6. The Durability Question
Will your market position be defensible 10 and 20 years into the future?
7. The Secret Question
Have you identified a unique opportunity that others don't see?
Zero to One by Blake Masters and Peter Thiel, talks about how successful businesses do what others cannot. Copying what a successful company is doing won't make your company be successful like them. The book talks about how to become a monopoly by finding secrets. Peter says the best place to look for secrets is where no one else is looking, and continues talking about what to do with secrets to protect their monopolies.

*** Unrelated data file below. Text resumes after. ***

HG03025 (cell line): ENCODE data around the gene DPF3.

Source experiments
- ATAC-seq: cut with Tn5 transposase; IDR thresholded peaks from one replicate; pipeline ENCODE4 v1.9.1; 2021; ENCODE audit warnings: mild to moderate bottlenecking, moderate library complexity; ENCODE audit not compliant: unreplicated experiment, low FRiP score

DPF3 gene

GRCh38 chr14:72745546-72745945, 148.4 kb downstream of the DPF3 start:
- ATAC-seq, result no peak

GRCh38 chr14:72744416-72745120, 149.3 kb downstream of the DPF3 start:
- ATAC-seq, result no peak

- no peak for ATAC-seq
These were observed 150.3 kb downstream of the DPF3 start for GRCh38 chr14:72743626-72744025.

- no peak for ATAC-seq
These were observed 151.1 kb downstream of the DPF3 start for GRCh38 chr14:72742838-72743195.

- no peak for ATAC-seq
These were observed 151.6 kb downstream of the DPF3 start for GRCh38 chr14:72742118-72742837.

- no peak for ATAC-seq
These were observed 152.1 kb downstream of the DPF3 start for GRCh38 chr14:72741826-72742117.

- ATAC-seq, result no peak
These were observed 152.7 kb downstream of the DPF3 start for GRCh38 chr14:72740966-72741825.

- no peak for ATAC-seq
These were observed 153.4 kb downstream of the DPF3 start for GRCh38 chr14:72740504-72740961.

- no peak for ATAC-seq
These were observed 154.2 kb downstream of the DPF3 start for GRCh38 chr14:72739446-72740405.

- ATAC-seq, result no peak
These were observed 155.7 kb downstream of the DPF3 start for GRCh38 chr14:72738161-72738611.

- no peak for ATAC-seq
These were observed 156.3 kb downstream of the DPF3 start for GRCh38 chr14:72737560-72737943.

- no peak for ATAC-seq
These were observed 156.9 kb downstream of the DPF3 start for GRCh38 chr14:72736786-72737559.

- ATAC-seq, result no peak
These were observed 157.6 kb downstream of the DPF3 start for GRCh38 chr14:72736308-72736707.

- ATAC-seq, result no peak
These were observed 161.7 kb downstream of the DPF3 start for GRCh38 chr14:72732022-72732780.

You want work that meets the three requirements of joy, money, and flow. The closer you come to your ideal intersection of these three qualities, the happier–and more successful–you'll be. This book is designed to get you there–to be your ticket to your lottery-winning career. –pg.54
Develop the habit of being a humble expert. Be interested more in how other people do things than in telling them how you are doing it. Your work will speak for itself. I still struggle with imposter syndrome, but over time I've tried to support as much as possible in specific ways. –pg.122
When the stakes are high and you need to choose whether to give up on any project or course of action, ask yourself these two basic questions:
1. Is it working?
2. Do you still enjoy it?
You'll be far more successful in the long term if you're honest with yourself about each of them. –pg.296
Born for This By Chris Guillebeau